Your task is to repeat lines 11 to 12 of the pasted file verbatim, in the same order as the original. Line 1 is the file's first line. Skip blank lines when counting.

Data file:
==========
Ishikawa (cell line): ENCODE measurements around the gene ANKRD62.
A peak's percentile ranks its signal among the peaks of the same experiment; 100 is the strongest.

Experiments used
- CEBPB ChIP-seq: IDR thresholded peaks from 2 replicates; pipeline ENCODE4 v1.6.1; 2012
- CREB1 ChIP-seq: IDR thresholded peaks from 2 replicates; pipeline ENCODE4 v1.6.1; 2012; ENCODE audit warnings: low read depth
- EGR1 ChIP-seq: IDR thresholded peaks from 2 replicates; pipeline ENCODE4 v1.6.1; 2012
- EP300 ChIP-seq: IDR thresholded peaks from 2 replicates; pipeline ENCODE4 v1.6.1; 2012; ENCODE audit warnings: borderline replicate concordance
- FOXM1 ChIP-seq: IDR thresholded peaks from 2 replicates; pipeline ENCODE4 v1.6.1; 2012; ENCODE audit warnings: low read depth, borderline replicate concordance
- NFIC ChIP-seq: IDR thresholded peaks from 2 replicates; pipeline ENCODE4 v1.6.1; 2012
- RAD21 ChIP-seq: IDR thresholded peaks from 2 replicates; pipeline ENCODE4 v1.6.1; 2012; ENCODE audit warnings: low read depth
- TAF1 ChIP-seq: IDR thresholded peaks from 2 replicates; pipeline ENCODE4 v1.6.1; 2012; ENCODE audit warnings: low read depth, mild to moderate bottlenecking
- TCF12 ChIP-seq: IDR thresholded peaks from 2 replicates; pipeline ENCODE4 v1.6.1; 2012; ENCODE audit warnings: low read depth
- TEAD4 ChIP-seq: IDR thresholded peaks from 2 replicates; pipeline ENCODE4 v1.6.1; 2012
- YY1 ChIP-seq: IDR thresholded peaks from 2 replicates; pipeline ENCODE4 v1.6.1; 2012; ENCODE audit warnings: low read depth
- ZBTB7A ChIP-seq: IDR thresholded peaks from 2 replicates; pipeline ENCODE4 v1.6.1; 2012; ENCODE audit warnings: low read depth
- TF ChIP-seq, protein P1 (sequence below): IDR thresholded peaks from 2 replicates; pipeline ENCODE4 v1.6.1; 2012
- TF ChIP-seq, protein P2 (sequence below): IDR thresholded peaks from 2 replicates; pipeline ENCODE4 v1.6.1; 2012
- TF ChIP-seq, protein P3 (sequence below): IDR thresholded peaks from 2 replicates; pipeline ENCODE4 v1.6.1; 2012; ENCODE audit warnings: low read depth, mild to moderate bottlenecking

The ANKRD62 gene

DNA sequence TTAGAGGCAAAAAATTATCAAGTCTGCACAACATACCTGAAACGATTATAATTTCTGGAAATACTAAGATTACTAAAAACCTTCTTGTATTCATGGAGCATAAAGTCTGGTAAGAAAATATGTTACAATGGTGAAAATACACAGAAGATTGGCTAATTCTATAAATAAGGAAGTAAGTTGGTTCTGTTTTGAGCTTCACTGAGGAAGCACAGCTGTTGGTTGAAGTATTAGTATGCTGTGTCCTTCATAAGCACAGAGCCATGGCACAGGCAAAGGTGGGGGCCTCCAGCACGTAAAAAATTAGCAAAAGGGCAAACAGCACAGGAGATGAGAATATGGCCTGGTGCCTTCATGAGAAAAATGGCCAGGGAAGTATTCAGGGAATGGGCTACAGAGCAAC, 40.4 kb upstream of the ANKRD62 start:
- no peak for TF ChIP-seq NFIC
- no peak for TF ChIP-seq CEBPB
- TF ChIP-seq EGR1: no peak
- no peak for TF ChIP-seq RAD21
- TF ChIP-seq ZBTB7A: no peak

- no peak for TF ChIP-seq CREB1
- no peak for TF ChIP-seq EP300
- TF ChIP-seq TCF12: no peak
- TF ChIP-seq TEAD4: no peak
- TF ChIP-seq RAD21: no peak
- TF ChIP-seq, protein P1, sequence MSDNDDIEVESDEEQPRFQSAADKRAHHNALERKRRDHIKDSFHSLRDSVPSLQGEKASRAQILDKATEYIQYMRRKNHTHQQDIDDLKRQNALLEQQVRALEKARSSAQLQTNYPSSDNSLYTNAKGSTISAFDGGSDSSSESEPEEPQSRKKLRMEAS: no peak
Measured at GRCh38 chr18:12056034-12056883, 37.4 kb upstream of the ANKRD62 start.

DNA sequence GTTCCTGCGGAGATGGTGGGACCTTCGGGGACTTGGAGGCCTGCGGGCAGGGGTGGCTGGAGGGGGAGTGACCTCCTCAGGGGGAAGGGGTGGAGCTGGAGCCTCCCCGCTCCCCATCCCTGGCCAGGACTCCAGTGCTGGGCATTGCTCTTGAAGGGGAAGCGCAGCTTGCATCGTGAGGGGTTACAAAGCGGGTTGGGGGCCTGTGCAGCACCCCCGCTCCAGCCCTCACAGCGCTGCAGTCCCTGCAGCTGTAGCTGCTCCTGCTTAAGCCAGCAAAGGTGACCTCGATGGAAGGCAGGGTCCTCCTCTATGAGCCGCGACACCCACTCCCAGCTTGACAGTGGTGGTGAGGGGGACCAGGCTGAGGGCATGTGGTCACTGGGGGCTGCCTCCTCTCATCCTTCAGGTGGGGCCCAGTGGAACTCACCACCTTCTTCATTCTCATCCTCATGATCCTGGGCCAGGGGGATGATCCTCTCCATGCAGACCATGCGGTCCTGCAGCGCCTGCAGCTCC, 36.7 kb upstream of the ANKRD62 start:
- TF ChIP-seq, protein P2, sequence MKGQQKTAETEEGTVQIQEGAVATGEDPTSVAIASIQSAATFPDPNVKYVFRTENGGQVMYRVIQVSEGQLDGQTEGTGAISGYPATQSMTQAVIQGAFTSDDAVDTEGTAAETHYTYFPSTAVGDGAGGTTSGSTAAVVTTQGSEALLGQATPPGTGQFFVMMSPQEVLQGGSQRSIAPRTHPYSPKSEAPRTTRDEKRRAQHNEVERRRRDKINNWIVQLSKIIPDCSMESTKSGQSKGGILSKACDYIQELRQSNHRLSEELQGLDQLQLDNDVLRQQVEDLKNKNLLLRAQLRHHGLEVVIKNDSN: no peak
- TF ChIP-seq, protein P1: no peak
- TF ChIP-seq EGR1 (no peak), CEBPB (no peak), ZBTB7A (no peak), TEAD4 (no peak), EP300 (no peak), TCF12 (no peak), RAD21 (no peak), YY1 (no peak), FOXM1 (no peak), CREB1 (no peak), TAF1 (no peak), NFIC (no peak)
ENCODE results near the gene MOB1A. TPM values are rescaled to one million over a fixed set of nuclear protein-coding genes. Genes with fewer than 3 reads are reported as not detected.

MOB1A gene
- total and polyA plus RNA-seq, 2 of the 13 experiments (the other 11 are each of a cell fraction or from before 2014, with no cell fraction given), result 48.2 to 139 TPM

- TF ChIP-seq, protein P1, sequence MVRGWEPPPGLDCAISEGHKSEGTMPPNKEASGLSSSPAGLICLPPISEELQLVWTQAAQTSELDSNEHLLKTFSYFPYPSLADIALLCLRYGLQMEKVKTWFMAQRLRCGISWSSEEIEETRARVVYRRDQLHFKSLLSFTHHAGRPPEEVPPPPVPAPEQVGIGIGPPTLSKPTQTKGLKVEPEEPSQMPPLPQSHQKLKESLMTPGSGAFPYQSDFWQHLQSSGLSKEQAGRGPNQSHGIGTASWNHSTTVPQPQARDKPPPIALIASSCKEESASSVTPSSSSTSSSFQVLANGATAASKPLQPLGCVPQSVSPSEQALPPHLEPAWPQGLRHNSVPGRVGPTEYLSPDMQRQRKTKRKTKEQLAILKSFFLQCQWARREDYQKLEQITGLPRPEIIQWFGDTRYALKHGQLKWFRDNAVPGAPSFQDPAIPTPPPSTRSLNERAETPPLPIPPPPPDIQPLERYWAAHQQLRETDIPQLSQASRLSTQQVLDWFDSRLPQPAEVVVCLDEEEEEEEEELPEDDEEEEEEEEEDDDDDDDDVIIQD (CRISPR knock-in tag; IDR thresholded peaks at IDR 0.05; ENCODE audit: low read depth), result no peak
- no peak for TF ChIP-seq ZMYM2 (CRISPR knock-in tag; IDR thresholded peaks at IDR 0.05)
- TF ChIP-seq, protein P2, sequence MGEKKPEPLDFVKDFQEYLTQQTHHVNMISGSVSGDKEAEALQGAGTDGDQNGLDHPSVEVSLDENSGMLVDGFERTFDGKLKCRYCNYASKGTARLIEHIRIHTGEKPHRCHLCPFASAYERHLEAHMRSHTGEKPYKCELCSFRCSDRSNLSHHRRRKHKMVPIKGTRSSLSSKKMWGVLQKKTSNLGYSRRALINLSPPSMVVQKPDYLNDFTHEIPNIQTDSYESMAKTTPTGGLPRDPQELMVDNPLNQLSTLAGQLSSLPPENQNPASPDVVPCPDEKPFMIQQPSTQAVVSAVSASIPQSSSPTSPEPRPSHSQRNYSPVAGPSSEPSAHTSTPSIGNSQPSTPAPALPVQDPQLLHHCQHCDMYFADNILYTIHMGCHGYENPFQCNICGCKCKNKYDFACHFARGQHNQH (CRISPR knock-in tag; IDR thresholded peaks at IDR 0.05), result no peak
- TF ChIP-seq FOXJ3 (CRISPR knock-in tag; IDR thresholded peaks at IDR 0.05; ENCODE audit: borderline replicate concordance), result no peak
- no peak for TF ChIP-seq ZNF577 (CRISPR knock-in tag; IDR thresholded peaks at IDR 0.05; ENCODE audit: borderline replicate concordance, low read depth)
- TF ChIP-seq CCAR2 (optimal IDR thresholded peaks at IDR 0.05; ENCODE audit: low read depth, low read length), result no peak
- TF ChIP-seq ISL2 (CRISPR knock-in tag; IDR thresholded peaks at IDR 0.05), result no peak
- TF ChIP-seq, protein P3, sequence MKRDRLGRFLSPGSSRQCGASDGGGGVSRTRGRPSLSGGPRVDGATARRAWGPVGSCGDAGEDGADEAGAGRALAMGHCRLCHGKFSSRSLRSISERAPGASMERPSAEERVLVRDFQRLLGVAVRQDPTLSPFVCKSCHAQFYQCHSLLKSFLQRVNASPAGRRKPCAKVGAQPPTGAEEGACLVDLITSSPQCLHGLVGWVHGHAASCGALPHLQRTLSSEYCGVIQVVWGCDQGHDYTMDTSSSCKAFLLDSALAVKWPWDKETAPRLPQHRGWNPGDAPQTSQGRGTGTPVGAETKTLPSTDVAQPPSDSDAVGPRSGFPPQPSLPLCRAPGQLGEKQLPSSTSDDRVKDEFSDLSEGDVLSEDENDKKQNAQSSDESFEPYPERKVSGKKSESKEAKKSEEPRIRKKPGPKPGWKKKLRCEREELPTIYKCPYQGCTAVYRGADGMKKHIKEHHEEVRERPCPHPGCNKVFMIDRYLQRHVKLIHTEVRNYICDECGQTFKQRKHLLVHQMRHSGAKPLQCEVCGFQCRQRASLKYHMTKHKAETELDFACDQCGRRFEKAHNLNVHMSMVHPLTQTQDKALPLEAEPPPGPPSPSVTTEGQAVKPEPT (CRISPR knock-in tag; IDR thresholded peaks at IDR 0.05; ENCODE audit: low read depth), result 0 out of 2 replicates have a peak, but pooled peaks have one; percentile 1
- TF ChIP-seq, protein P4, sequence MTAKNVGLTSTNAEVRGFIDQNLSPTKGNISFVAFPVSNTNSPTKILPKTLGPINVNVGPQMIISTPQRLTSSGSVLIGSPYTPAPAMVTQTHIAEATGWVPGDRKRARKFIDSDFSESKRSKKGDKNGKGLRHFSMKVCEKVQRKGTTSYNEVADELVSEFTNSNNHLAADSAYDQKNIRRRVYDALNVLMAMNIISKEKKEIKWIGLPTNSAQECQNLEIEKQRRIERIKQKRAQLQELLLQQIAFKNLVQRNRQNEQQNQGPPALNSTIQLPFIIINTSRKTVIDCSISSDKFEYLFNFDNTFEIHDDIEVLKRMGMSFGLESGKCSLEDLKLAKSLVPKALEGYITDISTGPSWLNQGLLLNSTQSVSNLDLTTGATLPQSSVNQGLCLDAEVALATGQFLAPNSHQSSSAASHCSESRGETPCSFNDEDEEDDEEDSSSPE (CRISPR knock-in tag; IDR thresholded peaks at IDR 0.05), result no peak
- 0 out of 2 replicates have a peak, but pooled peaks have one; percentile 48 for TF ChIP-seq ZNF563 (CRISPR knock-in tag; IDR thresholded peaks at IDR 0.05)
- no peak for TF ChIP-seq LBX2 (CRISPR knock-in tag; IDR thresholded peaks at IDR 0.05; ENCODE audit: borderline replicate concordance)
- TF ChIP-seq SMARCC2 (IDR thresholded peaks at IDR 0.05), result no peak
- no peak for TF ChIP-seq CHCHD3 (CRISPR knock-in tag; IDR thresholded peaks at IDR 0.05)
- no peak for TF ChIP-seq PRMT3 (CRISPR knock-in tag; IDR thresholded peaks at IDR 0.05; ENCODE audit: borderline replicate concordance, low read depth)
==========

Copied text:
- TAF1 ChIP-seq: IDR thresholded peaks from 2 replicates; pipeline ENCODE4 v1.6.1; 2012; ENCODE audit warnings: low read depth, mild to moderate bottlenecking
- TCF12 ChIP-seq: IDR thresholded peaks from 2 replicates; pipeline ENCODE4 v1.6.1; 2012; ENCODE audit warnings: low read depth